Downey said she’s taking “a lot of gum” with her. For her, chewing gum can really put the kibosh on her appetite and allow her to feel less hungry during the long riding days.

Downey and Griffis said they plan to ride roughly 30 miles a day.

“We'll be stopping about every 25 miles to have either a vet check for the horses or to switch horses out,” Downey said. She said when a rider and mount arrive, a medical team immediately tends to the condition of the horse. If a horse’s heartbeat is above 56 beats per minute, the rider can receive a time penalty. Injuries, on the other hand, can result in steeper fines.

“They want to ensure the welfare of the horses, because it is such an extreme race,” Downey said. “They want to make sure that everyone understands that they're looking out for the horse, first and foremost. So if your horse comes in and he's overly exerted, they want to make sure that you haven't abused him in any way or overworked him.”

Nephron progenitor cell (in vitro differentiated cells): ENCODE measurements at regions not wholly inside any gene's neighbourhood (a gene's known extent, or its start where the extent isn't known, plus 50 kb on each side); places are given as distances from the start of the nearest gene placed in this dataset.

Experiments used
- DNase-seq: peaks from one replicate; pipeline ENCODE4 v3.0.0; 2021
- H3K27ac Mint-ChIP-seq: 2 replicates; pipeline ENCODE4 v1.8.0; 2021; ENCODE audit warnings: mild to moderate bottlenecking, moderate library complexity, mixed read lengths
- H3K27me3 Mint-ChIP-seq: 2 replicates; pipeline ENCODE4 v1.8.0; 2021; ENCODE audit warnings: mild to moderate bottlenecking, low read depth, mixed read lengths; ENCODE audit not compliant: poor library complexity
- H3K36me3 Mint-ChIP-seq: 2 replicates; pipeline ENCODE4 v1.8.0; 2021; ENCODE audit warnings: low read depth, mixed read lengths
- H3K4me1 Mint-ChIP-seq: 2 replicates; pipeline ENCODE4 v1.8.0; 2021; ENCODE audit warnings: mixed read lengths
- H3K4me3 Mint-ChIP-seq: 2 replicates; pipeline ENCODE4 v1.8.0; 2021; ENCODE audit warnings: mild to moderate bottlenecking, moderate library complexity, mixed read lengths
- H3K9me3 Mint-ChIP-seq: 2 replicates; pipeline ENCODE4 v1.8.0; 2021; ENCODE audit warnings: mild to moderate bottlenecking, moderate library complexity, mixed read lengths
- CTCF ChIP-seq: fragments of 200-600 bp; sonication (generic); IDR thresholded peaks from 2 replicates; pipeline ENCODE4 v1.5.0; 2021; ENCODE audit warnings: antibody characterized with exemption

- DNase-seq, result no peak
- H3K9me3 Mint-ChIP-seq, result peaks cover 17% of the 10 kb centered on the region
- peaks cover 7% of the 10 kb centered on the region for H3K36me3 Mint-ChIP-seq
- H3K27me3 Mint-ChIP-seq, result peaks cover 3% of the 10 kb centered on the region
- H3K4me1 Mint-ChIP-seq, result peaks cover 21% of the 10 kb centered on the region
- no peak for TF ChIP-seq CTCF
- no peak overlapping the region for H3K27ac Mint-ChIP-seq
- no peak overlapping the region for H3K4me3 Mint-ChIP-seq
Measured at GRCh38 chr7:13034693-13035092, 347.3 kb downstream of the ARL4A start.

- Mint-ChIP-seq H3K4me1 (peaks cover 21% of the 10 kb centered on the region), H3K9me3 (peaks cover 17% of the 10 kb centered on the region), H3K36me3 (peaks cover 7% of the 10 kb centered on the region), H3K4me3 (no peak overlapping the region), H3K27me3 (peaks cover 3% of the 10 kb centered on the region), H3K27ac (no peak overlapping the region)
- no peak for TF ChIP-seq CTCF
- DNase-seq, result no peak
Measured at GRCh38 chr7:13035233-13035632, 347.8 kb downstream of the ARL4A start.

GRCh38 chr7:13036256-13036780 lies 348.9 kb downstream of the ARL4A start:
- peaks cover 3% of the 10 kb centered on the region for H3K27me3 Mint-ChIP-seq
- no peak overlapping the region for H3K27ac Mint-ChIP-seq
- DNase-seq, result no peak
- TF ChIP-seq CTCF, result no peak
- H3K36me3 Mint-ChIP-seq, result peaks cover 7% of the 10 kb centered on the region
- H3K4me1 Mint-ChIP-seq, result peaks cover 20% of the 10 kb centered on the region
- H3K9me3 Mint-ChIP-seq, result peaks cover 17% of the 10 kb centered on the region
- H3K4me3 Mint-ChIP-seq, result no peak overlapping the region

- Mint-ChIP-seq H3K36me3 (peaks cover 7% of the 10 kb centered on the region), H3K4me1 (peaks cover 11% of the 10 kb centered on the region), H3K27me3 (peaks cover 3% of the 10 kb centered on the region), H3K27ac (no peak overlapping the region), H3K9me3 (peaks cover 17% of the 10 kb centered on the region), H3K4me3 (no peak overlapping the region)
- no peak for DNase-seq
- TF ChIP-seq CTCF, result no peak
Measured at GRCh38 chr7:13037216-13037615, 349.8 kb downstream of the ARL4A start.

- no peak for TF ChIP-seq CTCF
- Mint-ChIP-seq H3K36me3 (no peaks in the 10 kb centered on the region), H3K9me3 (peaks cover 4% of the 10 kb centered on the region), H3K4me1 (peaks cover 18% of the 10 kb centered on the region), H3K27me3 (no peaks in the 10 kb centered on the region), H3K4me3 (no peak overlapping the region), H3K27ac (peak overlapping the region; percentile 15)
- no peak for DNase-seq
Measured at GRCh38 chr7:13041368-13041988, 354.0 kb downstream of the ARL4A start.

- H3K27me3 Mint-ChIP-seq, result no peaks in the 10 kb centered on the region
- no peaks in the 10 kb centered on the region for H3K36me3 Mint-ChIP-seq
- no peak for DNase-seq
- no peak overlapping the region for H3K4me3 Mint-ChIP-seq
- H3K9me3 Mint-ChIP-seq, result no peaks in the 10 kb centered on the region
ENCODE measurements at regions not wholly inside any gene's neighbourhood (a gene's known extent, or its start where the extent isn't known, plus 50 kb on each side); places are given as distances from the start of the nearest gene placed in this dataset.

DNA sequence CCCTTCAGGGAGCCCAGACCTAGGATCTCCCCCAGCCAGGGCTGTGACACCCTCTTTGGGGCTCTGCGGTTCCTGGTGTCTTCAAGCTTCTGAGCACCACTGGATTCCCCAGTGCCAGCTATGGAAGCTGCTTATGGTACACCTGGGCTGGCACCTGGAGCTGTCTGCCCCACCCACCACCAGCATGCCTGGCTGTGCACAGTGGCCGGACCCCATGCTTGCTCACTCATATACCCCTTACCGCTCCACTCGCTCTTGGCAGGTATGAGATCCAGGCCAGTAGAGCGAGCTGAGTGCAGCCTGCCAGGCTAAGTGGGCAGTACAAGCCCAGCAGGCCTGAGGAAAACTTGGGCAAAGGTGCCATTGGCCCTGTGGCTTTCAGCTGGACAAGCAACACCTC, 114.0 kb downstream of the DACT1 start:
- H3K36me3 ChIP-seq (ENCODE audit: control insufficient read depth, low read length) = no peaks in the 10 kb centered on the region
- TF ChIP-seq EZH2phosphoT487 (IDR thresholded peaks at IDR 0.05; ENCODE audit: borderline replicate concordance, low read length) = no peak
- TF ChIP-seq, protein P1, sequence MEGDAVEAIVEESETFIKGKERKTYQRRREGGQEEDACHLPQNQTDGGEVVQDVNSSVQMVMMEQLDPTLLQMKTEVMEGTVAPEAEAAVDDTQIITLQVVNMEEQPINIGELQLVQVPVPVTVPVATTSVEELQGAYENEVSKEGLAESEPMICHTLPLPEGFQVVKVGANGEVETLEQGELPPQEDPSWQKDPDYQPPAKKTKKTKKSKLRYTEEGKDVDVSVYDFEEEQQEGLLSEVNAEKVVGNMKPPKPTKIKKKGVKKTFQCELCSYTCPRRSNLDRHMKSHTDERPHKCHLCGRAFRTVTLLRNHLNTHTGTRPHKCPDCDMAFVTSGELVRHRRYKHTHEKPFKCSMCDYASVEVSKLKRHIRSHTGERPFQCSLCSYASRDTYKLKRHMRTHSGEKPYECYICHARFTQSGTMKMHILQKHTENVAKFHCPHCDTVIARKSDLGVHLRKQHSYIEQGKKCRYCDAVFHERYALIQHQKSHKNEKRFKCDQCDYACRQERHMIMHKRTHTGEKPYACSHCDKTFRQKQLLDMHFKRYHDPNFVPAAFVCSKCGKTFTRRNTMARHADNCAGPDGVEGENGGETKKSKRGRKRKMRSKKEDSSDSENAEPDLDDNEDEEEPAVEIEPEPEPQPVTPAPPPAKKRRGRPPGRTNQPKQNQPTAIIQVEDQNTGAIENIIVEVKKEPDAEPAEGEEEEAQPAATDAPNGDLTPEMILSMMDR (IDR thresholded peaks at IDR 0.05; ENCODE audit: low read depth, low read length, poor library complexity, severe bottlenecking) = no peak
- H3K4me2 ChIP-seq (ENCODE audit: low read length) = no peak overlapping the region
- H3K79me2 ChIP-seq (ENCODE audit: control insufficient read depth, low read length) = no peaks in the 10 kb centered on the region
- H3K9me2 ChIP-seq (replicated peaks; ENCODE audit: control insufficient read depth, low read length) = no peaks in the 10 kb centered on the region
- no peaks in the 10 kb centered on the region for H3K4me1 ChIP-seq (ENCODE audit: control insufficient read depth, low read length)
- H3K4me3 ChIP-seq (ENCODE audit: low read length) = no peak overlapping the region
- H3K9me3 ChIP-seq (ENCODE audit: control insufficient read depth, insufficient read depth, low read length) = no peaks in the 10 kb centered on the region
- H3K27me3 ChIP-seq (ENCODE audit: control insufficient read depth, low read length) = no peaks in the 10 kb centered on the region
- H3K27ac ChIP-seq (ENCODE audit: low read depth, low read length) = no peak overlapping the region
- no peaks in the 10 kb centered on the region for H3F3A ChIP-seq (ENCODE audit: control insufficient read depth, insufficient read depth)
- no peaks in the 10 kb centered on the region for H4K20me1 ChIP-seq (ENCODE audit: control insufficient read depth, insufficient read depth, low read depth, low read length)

Downey and Griffis left for Argentina last Thursday. A pre-race training started on March 3 for riders to brush up on their navigation and wilderness survival skills. Their adventure begins Thursday, March 5 and will end March 14.

“I hope that I don't forget to have fun while I'm out there. It's going to get very, very intense, and it's going to get very, very difficult,” Griffis said. “I really hope that I just continue to smile. I hope to learn to embrace the hard times and the challenge. It’s like what they say: the people who can win in diversity and embrace the challenge are the ones who thrive.”

Downey said she sees this adventure as an opportunity for “self-discovery.” She said she wants to see how far she can push herself past limits she didn’t know existed.

“What I'm most excited about is seeing the different culture and the ranching lifestyle there versus what it is here,” Downey said. “That's really intriguing to me, and the horsemanship down there is legendary. So I'd like to learn from them and hopefully bring some new knowledge home with me.”

Both Griffis and Downey are equipped with GPS and tracking devices, so folks can follow along their adventure as it unfolds. To check their progress: